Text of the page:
If love is a game, you’ve never seen one like this | Gordon Calleja

Have a group of Maltese developers made video game history with their adaptation of Joy Division’s ‘Love Will Tear Us Apart’?

teodor_reljic
Teodor Reljic
14 May 2013, 12:00am
Still from Love Will Tear Us Apart - a locally-produced online video game based on the cult classic Joy Division song.
Still from Love Will Tear Us Apart - a locally-produced online video game based on the cult classic Joy Division song.
It looks as though a Maltese video game designer has stumbled upon a world-first. Gordon Calleja, leading a rag-tag team of techies and local artists, has hit upon the idea of adapting Joy Division's cult song 'Love Will Tear Us Apart' into a free video game to be played online.

Set to launch at the end of this month, the game will convert each verse from the 1979 romantic angst anthem into a playable level. Perhaps apropos to the seemingly unprecedented concept, Calleja - also visiting associate professor at the IT University of Copenhagen and currently running the newly-minted Digital Games Institute at the University of Malta - was inspired to kickstart the project after it came to him in a dream.

 "I woke up with a start in the middle of a summer night and had the song playing in my mind. In that zombified, half dreaming state I saw, rather than heard, the song as a collection of Duhrer-esque spaces..."

Calleja then got to collaborating with illustrator Steffi Degorgio to bring this oblique vision to life, gradually snowballing his team to include a handful of other local creatives after Degiorgio unfortunately suffered an injury which stopped her from committing to the project.

Working under the banner of Mighty Box Games - a local game-development company - the team behind 'Love Will Tear Us Apart' is made up of programmer Marvin Zammit, Fabrizio Cali (in charge of 3D modeling and animation), Thomas Cuschieri on sound design and Mark Casha on interface design. Project manager Costantino Oliva was brought along to "keep the team in check," and the group is completed by Malta-based artists Anthony Catania and Nel Pace.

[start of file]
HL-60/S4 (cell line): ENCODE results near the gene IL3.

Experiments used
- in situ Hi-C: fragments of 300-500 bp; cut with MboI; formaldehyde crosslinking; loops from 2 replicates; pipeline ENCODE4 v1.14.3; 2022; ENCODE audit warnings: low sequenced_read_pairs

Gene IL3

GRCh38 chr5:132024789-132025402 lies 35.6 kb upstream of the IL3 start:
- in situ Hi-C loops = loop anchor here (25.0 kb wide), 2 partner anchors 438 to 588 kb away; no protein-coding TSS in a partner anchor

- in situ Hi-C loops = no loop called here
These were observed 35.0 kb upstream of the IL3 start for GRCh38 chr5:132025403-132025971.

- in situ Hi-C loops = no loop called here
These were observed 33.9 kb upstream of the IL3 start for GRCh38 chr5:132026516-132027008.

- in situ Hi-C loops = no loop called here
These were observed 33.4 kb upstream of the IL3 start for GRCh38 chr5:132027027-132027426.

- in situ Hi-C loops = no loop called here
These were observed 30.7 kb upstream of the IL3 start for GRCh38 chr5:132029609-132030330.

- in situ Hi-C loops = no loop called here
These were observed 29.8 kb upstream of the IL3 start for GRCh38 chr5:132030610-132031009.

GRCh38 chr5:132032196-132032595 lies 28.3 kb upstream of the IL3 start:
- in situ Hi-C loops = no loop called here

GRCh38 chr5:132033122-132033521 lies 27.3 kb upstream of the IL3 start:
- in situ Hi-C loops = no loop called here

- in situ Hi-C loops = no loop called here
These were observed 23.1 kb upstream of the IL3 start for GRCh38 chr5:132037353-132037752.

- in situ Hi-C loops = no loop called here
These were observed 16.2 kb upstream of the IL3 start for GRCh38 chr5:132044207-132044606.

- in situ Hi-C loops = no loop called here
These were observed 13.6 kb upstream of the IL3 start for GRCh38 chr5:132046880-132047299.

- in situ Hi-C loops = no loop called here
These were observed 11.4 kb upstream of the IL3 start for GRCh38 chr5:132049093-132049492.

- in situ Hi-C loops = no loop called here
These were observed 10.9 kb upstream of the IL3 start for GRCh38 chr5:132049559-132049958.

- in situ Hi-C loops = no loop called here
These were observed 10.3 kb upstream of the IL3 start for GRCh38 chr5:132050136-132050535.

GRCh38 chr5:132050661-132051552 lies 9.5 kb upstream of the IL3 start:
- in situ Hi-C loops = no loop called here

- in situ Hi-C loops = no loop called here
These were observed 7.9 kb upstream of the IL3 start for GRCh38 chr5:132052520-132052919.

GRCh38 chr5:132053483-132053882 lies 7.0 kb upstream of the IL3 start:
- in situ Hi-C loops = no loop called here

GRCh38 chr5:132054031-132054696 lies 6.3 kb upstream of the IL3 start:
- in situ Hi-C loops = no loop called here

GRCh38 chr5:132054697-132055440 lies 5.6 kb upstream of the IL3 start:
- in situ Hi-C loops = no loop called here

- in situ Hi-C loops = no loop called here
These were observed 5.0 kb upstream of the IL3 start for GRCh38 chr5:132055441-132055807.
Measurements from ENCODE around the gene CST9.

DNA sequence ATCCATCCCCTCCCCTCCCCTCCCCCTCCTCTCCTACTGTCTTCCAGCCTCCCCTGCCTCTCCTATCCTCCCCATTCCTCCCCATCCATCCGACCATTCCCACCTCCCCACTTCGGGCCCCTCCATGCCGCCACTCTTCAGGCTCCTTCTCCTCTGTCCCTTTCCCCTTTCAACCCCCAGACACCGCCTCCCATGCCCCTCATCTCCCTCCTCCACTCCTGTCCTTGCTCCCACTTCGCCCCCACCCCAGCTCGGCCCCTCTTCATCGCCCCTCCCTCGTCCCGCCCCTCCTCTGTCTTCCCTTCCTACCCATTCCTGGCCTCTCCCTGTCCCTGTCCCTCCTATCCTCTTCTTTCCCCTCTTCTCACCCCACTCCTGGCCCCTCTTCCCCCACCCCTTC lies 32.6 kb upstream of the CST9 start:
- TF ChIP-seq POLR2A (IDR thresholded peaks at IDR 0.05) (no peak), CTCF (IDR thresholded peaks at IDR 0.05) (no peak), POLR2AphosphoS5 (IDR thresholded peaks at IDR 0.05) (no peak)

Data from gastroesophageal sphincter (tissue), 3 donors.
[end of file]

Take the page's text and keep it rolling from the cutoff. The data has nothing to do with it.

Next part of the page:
The game will be something of a tour de force, in that each level would take on a different video game genre, to better suit its quirky conceptual framework and stay as true as possible to the structure of the song.



"I wanted to adapt the song by using the multiple facets of games: representational elements (visual and auditory), game goals, rules and the overall structure.  So I started by organising the game into three levels, or mini-games, each of which represents a verse in the song. Each of these would treat the content of the verse as well as convey the over-arching concern of the song in a sequential manner," Calleja says.

"Animations would then introduce the game and follow each level.  Their main function is to help the player make sense of what happens in the levels and, since they are quite different in style and gameplay, link them all together in a coherent narrative."

Despite having international networks to exploit, Calleja made it a point to work with an entirely Malta-based team on this particular game.

"When Steffi injured herself we had a choice of great game artists in Copenhagen to replace her with.  We also came across a very talented game artist from San Francisco, but I really wanted this to be a Maltese production done by Maltese talent," Calleja says.

The project is also potentially a boon for Malta by simply being the first of its kind, anywhere. Calleja flags up similar quirky artifacts from international artists which, however, aren't exactly video game adaptations of songs. "There is one game from the fantastic Italian indie-game designer, Molleindustria, but that's a game accompanying the song (replacing the customary music video), but that's not quite an adaptation.  And then, of course, there's Bjork's Biophilia, but that is an interactive expression and deconstruction of the tracks in the album that was designed to be part of the musical experience (hence its beauty), not an adaptation per se."

Calleja zeroes in on what is probably the project's enduring motivation: "There's always something exciting about being the first to do something, even if it's as particular (and perhaps trivial) as being the first to make a game adaptation of a song."

Stay updated on the game by logging on to the official website or following the initiative on Facebook. The project is supported by the Malta Arts Fund.

teodor_reljic
Teodor Reljic is MaltaToday's culture editor and film critic. He joined t...